Microsoft has issued an urgent update for computers running Windows, that people need to install.
You’ll have no doubt have heard about the problems affecting the NHS and many other organisations around the world. To be certain that your computer does not fall prey to this as well be certain to follow the advice below.
If you are running current, fully supported versions of Windows operating system then you should run the windows update process as follows
If you dont know what version of Windows your computer is running, this will help https://www.lifewire.com/what-version-of-windows-do-i-have-2624927
Check For and Install Updates in Windows 10
In Windows 10, Windows Update is found within Settings. First, tap or click on the Start menu, followed by Settings. Once there, choose Update & security, followed by Windows Update on the left. Check for new Windows 10 updates by tapping or clicking on the Check for updates button. In Windows 10, downloading and installing updates is automatic and will happen immediately after checking or, with some updates, at a time when you’re not using your computer.
Check For and Install Updates in Windows 8, 7 and Vista
In Windows 8, Windows 7, and Windows Vista, the best way to access Windows Update is via the Control Panel. In these versions of Windows, Windows Update is included as an applet in Control Panel, complete with configuration options, update history, and lots more. Just open Control Panel and then choose Windows Update. Tap or click Check for updates to check for new, uninstalled updates. Installation sometimes happens automatically or may need to be done by you via the Install updates button, depending on what version of Windows you’re using and how you have Windows Update configured.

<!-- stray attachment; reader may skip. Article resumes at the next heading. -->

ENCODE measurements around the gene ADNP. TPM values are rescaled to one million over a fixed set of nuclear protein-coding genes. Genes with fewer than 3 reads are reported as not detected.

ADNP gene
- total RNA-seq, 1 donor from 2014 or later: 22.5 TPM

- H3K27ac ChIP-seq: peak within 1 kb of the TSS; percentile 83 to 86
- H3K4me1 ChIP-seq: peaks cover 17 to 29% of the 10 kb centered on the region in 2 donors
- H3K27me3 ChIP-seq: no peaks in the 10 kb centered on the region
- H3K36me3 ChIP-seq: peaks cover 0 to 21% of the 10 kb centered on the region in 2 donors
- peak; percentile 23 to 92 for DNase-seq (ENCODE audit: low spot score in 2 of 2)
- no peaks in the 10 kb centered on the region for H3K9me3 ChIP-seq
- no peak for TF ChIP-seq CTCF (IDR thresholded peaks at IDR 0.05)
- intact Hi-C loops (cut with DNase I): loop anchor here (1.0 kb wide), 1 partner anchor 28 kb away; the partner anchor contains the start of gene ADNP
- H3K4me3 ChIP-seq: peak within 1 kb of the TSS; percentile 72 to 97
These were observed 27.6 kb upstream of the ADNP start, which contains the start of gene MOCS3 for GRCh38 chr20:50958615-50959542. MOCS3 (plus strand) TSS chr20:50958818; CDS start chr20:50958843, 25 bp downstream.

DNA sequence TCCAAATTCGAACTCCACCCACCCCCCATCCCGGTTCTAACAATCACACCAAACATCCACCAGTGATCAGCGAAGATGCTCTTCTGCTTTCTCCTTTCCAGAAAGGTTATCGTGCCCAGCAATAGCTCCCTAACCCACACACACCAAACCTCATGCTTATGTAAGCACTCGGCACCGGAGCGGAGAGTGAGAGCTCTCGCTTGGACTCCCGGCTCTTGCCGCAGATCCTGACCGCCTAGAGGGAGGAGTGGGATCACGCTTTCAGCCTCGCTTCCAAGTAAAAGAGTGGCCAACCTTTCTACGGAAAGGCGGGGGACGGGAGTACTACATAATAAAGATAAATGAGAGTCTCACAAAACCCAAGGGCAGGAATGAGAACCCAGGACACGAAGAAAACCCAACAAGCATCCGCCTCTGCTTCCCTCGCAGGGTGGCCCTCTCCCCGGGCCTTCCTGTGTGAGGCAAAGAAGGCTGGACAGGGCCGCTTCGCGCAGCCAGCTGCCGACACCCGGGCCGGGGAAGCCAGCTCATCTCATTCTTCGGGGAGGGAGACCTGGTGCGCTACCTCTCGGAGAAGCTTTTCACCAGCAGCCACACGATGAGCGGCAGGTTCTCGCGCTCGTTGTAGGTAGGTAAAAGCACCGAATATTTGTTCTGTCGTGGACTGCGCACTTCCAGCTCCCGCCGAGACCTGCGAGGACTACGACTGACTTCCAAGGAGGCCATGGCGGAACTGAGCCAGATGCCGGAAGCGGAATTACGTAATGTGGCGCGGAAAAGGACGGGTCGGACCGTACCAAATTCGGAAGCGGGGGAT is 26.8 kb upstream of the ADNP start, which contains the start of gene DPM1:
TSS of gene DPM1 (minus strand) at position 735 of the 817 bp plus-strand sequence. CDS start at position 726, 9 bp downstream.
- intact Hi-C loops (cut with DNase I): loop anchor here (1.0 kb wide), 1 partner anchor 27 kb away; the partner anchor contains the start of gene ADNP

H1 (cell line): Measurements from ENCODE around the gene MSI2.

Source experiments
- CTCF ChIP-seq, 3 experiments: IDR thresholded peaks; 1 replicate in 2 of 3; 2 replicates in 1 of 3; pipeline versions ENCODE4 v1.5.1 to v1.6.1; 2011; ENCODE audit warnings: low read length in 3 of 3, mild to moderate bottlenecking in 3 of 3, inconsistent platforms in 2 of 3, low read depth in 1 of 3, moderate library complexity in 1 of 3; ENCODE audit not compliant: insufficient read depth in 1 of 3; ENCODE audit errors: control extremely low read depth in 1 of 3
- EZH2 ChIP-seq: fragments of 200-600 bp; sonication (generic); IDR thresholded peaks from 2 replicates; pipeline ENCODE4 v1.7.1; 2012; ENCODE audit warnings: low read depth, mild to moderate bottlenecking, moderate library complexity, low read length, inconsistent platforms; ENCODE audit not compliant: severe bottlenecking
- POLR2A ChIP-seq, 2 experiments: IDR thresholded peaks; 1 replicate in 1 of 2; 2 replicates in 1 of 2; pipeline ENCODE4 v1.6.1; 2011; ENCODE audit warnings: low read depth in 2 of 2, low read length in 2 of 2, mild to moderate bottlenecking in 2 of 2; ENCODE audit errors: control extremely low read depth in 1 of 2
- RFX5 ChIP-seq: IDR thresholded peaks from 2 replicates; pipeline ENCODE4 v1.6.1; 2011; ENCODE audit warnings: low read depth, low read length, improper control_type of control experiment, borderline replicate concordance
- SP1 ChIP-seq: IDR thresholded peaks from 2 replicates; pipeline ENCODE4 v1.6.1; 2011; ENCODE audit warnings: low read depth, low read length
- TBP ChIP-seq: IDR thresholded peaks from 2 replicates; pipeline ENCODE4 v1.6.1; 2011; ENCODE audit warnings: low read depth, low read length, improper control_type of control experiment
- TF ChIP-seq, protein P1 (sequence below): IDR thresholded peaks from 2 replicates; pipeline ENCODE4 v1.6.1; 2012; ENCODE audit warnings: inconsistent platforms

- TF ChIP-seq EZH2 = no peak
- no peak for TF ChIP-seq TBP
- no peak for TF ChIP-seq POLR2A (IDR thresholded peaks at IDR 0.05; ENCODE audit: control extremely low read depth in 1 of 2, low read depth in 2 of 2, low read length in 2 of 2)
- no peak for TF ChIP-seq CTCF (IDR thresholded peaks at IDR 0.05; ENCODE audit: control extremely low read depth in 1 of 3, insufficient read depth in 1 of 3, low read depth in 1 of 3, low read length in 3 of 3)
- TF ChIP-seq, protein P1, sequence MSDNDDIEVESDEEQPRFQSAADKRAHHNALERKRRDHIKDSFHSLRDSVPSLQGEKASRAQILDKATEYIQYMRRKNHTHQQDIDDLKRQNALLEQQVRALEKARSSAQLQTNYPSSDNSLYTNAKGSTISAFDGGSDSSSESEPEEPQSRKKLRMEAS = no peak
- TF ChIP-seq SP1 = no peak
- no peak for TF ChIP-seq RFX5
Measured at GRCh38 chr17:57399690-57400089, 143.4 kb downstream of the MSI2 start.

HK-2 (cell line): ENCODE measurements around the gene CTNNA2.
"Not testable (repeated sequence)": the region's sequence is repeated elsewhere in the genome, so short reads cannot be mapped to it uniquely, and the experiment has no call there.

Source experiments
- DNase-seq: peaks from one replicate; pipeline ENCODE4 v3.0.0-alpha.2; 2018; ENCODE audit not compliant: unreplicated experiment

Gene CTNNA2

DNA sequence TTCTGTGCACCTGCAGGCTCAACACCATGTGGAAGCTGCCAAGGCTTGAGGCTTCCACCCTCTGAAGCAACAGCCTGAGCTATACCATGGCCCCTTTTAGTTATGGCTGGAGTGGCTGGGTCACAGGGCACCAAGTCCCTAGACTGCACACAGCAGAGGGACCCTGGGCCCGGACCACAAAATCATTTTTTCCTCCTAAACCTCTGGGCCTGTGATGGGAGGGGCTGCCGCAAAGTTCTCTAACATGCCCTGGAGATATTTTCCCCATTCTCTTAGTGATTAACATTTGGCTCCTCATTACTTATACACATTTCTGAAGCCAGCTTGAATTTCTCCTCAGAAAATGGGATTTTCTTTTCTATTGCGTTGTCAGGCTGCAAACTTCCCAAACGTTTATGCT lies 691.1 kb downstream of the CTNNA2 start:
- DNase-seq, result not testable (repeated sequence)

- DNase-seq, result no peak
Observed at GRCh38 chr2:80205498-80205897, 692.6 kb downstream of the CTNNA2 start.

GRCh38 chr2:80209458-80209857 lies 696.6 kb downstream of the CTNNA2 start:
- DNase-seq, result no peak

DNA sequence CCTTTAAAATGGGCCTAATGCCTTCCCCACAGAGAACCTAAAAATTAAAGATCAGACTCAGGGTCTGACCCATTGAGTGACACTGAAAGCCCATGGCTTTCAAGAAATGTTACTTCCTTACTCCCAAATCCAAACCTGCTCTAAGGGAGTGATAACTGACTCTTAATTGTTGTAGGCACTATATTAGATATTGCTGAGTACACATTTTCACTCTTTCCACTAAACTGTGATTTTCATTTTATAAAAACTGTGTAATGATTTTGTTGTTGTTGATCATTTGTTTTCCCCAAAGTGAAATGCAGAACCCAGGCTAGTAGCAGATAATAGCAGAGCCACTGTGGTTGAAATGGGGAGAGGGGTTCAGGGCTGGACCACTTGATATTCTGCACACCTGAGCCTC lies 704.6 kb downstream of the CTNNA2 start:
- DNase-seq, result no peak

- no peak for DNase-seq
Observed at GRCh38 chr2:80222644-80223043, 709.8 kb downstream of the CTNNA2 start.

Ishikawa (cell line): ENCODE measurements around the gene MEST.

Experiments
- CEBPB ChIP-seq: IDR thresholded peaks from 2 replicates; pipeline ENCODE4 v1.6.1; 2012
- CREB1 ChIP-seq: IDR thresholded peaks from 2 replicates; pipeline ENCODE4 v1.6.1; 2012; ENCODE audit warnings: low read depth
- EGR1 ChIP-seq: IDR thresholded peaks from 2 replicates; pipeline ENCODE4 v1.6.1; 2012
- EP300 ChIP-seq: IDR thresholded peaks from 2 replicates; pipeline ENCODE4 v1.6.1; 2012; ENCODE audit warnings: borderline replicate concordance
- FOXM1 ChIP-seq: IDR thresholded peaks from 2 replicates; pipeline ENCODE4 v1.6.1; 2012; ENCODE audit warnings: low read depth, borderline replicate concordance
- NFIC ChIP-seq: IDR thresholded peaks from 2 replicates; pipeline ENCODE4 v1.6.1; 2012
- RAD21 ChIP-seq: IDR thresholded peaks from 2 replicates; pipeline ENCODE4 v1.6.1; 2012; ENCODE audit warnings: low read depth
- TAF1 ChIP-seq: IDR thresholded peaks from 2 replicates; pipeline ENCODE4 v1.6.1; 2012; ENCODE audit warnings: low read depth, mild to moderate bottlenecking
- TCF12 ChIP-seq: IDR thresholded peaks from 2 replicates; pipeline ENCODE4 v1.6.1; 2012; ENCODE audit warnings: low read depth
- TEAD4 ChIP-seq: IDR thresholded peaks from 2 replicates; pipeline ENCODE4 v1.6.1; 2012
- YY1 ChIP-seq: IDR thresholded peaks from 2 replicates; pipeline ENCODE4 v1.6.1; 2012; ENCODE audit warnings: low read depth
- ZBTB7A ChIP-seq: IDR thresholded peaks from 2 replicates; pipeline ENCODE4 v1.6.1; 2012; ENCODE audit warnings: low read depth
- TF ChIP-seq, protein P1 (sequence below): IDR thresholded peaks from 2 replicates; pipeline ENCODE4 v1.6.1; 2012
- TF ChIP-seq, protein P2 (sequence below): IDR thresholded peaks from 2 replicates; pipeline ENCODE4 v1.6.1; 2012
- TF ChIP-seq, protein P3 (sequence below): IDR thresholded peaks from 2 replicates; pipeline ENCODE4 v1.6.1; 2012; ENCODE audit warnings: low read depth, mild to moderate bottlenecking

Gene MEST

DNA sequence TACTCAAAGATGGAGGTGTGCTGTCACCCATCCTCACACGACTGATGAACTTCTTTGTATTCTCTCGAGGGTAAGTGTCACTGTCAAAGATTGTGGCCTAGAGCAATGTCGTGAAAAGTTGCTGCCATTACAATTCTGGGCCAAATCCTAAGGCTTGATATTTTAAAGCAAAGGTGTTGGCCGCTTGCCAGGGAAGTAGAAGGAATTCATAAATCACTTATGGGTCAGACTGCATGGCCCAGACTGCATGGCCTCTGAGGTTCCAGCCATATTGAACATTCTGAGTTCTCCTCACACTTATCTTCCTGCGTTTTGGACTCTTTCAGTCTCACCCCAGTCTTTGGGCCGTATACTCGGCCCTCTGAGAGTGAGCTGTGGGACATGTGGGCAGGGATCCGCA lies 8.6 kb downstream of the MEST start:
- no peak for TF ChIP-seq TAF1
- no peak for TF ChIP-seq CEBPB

Older versions of Windows
If you are running an older, unsupported versions of Windows, Windows XP, Windows 8, and Windows Server 2003 follow the link below and you will be able to find the update Microsoft has made available, as a one-off, due to the global scale of this attack.
What is ransomware?
Ransomware is a particularly nasty type of malware that blocks access to a computer or its data and demands money to release it.
How does it work?
When a computer is infected, the ransomware typically contacts a central server for the information it needs to activate, and then begins encrypting files on the infected computer with that information. Once all the files are encrypted, it posts a message asking for payment to decrypt the files – and threatens to destroy the information if it doesn’t get paid, often with a timer attached to ramp up the pressure.
How does it spread?
Most ransomware is spread hidden within Word documents, PDFs and other files normally sent via email, or through a secondary infection on computers already affected by viruses that offer a back door for further attacks.
Will paying the ransom really unlock the files?
Sometimes paying the ransom will work, but sometimes it won’t. For the Cryptolocker ransomware that hit a few years ago, some users reported that they really did get their data back after paying the ransom, which was typically around £300. But there’s no guarantee paying will work, because cybercriminals aren’t exactly the most trustworthy group of people.
There are also a collection of viruses that go out of their way to look like ransomware such as Cryptolocker, but which won’t hand back the data if victims pay. Plus, there’s the ethical issue: paying the ransom funds more crime.
What else can I do?
Once ransomware has encrypted your files there’s not a lot you can do. If you have a backup of the files you should be able to restore them after cleaning the computer, but if not your files could be gone for good.
Some badly designed ransomware, however, has been itself hacked by security researchers, allowing recovery of data. But such situations are rare, and tend not to apply in the case of widescale professional hits like the WanaCrypt0r attack.